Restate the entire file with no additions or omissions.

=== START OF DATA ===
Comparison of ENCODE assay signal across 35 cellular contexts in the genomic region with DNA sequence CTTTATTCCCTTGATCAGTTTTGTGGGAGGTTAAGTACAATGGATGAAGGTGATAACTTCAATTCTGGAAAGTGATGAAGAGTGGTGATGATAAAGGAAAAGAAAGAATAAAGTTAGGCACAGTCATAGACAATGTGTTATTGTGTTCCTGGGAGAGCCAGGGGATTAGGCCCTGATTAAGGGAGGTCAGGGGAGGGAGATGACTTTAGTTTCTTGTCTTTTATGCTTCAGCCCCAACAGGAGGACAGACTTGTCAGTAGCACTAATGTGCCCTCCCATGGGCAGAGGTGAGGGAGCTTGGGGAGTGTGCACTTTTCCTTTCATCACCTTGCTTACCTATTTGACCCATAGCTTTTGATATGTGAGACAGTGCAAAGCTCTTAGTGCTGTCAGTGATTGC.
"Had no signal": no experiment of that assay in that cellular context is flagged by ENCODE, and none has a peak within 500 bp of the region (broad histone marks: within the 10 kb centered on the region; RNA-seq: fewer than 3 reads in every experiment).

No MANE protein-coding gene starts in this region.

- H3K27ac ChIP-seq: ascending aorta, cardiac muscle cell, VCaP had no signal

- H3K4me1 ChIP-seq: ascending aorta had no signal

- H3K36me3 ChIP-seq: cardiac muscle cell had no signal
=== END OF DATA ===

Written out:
Comparison of ENCODE assay signal across 35 cellular contexts in the genomic region with DNA sequence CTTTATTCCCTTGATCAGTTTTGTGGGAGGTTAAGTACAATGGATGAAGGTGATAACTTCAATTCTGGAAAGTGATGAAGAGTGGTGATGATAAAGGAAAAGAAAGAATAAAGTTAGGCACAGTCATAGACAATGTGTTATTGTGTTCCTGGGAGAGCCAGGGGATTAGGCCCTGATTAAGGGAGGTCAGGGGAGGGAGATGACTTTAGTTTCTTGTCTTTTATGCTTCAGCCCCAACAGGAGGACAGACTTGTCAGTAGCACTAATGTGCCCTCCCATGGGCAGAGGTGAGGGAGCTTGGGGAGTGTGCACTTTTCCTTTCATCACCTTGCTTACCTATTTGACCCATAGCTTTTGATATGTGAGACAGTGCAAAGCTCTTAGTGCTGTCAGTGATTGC.
"Had no signal": no experiment of that assay in that cellular context is flagged by ENCODE, and none has a peak within 500 bp of the region (broad histone marks: within the 10 kb centered on the region; RNA-seq: fewer than 3 reads in every experiment).

No MANE protein-coding gene starts in this region.

- H3K27ac ChIP-seq: ascending aorta, cardiac muscle cell, VCaP had no signal

- H3K4me1 ChIP-seq: ascending aorta had no signal

- H3K36me3 ChIP-seq: cardiac muscle cell had no signal